Hole 5 (514-yard par 5)
Called “Hole O’ Cross,” some say a cross once stood at the chasm where you make your approach to this hole. (I made the sign of the cross before my shot.) It is a long par 5, bunkered in many areas. On approach, you’ll need an all-or-nothing shot to clear the ridge. Remember the St. Andrews wind when making your decision on approach here.
Hole 6 (307-yard par 4)
Called “The End,” because this hole marks the end of nine holes or the turn, this is an excellent example of an approach to the green where you could actually choose your putter over an iron (once you get a handle on this technique). Your drive off the tee is a go-for-it shot, at 307 yards you should be fairly close to the hole (our single-digit handicapper drove the hole for a birdie). If you can clearn the obstacles off the tee (a bush center) and make the fairway, your second shot should not be a problem. The gorse can come into play on errant shots.
Hole 15 (414-yard par 4)
Known as “Cargate,” this hole has a very interesting history. In 1869, the Greens Committee decided to fill the left fairway bunker that lies beyond the famous large “Cottage” bunker. One member, AG Sutherland, was so perturbed that he took it upon himself to restore the bunker three days later. (Actually, the club did the restoration, but this makes a better story.) Curses to him as I landed in Sutherland’s bunker and it cost me a stroke.
Tee shots should be aimed toward the church steeple and threaded through two humps fondly known as “Miss Grainger’s Bosoms.” From here the safe approach is to take more club to the green, as it plays longer than it looks.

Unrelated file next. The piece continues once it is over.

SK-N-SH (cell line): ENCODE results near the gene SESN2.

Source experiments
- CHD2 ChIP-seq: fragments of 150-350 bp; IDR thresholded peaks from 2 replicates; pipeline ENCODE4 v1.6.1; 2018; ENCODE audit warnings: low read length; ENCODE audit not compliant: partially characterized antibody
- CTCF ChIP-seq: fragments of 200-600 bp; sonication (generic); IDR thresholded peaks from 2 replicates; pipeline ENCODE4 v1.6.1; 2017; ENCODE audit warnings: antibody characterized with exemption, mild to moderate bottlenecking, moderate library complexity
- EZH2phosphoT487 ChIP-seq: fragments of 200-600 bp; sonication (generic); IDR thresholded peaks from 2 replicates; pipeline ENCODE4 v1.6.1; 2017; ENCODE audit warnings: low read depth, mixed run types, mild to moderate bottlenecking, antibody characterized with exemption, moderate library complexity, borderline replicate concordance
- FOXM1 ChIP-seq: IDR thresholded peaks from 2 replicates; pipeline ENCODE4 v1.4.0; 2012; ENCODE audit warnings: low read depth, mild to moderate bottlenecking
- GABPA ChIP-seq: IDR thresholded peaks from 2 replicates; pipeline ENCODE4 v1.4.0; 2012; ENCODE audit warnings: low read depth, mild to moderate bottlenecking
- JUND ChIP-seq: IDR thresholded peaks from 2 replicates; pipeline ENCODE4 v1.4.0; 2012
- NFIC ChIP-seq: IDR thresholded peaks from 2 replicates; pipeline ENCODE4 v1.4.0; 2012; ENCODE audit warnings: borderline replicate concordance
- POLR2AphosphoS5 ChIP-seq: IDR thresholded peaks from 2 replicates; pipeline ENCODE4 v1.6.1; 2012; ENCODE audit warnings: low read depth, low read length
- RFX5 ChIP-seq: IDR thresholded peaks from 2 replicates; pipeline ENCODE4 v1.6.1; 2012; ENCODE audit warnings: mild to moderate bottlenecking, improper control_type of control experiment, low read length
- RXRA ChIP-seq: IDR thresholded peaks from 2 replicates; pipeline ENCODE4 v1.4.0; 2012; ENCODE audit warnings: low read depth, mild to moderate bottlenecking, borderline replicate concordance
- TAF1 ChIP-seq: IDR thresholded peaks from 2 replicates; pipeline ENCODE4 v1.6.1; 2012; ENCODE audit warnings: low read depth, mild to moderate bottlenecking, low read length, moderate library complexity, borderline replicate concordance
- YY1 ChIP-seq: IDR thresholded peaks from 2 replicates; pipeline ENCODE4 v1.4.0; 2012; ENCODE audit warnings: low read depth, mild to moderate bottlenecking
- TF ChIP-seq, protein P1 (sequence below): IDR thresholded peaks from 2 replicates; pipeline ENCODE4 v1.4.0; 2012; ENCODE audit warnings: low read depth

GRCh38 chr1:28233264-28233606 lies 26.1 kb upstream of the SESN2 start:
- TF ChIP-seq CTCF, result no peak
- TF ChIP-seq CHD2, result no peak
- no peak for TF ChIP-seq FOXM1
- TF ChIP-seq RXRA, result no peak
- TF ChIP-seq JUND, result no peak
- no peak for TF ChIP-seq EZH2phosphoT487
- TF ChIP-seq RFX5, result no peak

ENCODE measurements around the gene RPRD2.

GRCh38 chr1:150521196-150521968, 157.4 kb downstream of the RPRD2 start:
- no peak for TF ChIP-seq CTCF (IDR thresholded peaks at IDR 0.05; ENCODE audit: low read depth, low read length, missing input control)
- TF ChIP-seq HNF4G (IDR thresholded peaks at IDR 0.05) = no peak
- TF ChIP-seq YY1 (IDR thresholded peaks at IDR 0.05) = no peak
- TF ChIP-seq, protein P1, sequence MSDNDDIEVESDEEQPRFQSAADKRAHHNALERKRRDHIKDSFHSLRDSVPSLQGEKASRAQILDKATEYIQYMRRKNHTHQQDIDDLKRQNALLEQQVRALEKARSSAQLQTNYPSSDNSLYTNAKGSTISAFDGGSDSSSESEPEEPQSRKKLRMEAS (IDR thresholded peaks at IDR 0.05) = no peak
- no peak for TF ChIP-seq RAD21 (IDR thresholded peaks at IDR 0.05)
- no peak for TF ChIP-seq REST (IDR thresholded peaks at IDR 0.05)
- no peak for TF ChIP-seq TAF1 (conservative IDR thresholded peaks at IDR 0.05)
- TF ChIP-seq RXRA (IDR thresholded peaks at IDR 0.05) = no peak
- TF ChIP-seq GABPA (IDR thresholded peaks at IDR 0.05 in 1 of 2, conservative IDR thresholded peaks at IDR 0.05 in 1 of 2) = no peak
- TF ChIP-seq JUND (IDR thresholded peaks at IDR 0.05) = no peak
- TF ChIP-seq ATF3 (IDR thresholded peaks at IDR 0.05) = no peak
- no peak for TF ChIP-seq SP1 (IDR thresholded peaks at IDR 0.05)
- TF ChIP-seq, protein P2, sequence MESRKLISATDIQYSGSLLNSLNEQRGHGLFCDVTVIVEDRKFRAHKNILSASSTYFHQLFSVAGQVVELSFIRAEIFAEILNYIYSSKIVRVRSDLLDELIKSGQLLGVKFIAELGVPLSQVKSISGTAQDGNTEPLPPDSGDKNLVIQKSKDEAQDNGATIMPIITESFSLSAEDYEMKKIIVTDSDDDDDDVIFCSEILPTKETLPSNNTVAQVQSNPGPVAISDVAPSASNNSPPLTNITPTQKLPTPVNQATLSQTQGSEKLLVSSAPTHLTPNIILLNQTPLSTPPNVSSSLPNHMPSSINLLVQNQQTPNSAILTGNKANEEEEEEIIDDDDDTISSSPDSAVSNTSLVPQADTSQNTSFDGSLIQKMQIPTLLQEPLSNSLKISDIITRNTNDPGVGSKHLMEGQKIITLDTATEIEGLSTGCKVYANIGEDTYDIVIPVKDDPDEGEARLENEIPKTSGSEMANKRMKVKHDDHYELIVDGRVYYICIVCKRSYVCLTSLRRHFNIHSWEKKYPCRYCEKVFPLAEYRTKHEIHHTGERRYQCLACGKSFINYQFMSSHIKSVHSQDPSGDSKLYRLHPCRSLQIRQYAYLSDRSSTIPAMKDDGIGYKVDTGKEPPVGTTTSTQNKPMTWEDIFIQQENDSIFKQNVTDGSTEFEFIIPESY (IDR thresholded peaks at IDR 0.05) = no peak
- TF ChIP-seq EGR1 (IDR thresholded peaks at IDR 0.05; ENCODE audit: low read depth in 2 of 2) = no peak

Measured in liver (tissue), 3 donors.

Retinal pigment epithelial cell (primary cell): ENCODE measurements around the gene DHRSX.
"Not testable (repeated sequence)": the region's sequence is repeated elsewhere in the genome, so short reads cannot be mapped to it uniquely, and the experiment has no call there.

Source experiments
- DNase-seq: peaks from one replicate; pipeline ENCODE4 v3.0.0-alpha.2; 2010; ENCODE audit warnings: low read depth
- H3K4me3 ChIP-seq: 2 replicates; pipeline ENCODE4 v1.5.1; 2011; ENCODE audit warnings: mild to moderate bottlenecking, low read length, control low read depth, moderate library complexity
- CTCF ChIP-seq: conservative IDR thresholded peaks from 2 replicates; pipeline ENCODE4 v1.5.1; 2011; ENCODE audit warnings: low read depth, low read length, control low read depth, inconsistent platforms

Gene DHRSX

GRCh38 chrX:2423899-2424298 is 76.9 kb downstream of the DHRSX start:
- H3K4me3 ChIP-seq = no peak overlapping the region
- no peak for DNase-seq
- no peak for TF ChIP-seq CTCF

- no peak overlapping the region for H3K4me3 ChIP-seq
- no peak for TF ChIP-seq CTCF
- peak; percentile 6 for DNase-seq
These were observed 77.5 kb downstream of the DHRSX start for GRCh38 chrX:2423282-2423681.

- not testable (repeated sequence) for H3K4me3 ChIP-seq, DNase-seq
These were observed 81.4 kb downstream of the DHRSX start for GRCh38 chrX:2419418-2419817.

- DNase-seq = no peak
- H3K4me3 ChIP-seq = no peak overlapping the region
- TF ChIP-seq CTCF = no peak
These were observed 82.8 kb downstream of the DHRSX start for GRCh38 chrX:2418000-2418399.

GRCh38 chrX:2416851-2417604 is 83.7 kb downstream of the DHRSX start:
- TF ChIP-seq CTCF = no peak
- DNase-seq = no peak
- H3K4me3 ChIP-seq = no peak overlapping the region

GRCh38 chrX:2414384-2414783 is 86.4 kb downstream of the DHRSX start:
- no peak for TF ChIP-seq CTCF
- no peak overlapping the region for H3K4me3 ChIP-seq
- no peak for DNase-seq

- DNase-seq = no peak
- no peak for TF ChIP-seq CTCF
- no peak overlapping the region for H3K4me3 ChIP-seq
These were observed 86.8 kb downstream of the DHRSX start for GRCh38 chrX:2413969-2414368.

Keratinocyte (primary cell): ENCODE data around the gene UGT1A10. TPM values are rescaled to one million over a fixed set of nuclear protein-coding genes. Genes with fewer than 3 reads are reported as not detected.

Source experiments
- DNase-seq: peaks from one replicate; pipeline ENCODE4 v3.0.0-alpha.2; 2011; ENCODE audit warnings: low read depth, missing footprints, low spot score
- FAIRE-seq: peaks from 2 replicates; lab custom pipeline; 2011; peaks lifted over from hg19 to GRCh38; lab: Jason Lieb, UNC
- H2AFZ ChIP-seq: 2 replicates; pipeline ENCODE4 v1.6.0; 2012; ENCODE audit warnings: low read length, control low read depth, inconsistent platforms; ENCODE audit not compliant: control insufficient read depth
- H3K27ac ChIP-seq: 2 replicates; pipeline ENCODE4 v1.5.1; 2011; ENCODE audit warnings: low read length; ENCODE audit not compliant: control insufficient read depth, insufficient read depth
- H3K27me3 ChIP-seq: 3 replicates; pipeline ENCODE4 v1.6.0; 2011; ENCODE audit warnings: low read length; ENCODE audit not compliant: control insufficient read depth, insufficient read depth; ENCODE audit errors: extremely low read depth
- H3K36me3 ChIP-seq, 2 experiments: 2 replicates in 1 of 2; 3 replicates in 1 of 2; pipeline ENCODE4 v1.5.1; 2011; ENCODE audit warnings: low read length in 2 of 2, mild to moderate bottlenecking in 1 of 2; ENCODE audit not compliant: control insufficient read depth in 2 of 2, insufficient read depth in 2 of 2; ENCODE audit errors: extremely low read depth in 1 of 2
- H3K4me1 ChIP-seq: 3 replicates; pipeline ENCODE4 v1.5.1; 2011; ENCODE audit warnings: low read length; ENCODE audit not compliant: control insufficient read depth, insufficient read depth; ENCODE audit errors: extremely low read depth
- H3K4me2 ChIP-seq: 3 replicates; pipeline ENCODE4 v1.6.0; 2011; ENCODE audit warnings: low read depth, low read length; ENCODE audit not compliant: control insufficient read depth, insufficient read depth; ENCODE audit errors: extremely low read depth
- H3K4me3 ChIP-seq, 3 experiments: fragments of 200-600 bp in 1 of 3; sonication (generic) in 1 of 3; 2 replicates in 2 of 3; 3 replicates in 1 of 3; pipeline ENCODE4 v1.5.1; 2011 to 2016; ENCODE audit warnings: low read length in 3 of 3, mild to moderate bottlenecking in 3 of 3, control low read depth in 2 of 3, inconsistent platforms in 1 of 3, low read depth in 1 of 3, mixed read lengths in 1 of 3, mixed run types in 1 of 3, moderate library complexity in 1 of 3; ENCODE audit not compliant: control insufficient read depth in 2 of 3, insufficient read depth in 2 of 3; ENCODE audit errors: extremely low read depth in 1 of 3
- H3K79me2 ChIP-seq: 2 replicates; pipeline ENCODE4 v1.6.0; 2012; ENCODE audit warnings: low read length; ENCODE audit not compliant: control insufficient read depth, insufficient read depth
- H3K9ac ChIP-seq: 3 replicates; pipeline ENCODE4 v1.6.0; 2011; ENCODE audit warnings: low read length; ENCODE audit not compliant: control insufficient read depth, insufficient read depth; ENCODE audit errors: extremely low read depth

Hole 17 (461-yard par 4)
The “Road Hole,” as it is called, is a killer for guys like me who try to cut the corner and fail. It’s only 180 yards to carry to the famous green shed and to cut the corner – which I did on my second shot. It’s all about reining in your nerves and remembering how you’ve seen this hole played on televised tournaments. A very long par 4, the prudent approach is to the right of the green, avoiding the road bunker in front and pitching the ball toward the hole.
Hole 18 (354-yard par 4)
Probably one of the most famous golf holes in the world, the finishing hole at the Old Course at St. Andrews is named “Tom Morris.” That’s because the green was constructed by Old Tom Morris, who considered it some of his finest work. Keep that in mind as you approach the green and putt in. Aim for the Royal and Ancient Clubhouse off the tee. The road that crosses the hole is not a hazard but part of the hole, and the ball must be played from there and not moved. After your tee shot you cross over the Swilcan Bridge, which was not built for golfers, but for people going to the Eden estuary. It is probably the course’s most noted photo op. As you walk up the fairway, you pass the Old Course Hole and can see fellow golfers enjoying a drink in the bar on the second floor, which overlooks the 18th fairway. Your approach to the green may look deceptively short. be sure to avoid the “Valley of Sin,” which guards the hole.
ST. ANDREWS LINKS TRUST
St. Andrews Fife
tel 44 0 1334 466666, fax 44 0 1334 477036